A feast is a celebratory religious observance, the contrast to a fast.  The root of the word has more to do with “festival” and the religious meaning has more to do with antiphons than to do with food.  Yet we apply the third meaning of a sumptuous meal to each of these instances.  I wonder what could be made if we used the more religious definition?

  • 05.015 I guess it’s a choice feast;
  • 08.048 and there was a great feast going on,
  • 08.056 A feast would be no good,
  • 08.057 But without a feast
  • 08.057 in the woodland feast;
  • 08.071 The feast that they now saw was greater
  • 08.071 and at the head of a long line of feasters
  • 08.104 It had thought of starting the feast while the others were away,
  • 08.131 The feasting people were Wood-elves,
  • 09.024 There is a feast tonight
  • 09.025 but for the king’s feasts only,
  • 09.029 As a matter of fact there was a great autumn feast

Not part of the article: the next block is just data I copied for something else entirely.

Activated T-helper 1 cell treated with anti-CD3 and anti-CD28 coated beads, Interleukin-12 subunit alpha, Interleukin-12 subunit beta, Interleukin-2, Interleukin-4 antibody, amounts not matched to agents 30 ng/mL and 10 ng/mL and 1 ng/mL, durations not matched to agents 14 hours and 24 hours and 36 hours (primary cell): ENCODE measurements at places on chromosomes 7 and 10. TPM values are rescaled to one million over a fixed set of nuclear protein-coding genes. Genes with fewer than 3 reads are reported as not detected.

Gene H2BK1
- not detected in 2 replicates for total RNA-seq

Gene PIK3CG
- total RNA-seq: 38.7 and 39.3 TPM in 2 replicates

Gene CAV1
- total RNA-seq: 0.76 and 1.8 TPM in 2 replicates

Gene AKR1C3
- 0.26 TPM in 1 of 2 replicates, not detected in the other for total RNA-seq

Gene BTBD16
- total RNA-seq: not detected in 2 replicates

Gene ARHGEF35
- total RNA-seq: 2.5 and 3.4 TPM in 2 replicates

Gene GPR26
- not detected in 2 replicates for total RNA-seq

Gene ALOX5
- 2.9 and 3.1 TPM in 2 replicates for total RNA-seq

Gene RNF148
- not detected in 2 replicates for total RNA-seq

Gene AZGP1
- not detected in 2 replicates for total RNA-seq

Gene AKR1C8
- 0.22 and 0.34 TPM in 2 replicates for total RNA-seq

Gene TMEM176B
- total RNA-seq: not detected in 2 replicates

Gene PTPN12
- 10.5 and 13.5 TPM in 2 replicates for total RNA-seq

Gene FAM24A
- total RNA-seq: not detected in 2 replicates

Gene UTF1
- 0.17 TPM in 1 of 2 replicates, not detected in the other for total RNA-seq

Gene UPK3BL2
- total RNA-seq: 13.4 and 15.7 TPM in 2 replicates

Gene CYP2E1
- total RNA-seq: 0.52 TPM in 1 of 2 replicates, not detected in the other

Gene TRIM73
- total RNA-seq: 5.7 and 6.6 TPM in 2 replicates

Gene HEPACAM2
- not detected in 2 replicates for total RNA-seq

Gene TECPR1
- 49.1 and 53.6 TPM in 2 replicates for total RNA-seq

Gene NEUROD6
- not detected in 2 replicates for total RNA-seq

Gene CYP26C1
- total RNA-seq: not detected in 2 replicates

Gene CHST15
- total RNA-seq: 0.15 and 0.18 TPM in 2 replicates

• 09.039 They had left a merry feast
  • 09.042 He’s been having a little feast all to himself
  • 09.046 you began your feasting early
  • 09.048 is pushed into the river for the Lake-men to feast on for nothing!’
  • 10.009 and the boatmen went to feast in Lake-town.
  • 10.026 He is at feast,’
  • 13.045 the hall of feasting
  • 15.034 and feasting by the fires.
  • 18.039 then the feast shall indeed be splendid!’
  • 18.051 and wide to feast at Beorn’s bidding.
  • 19.043 and fruit and feasting in autumn.

“feast, n.” OED Online. Oxford University Press, March 2016. Web. 25 May 2016.

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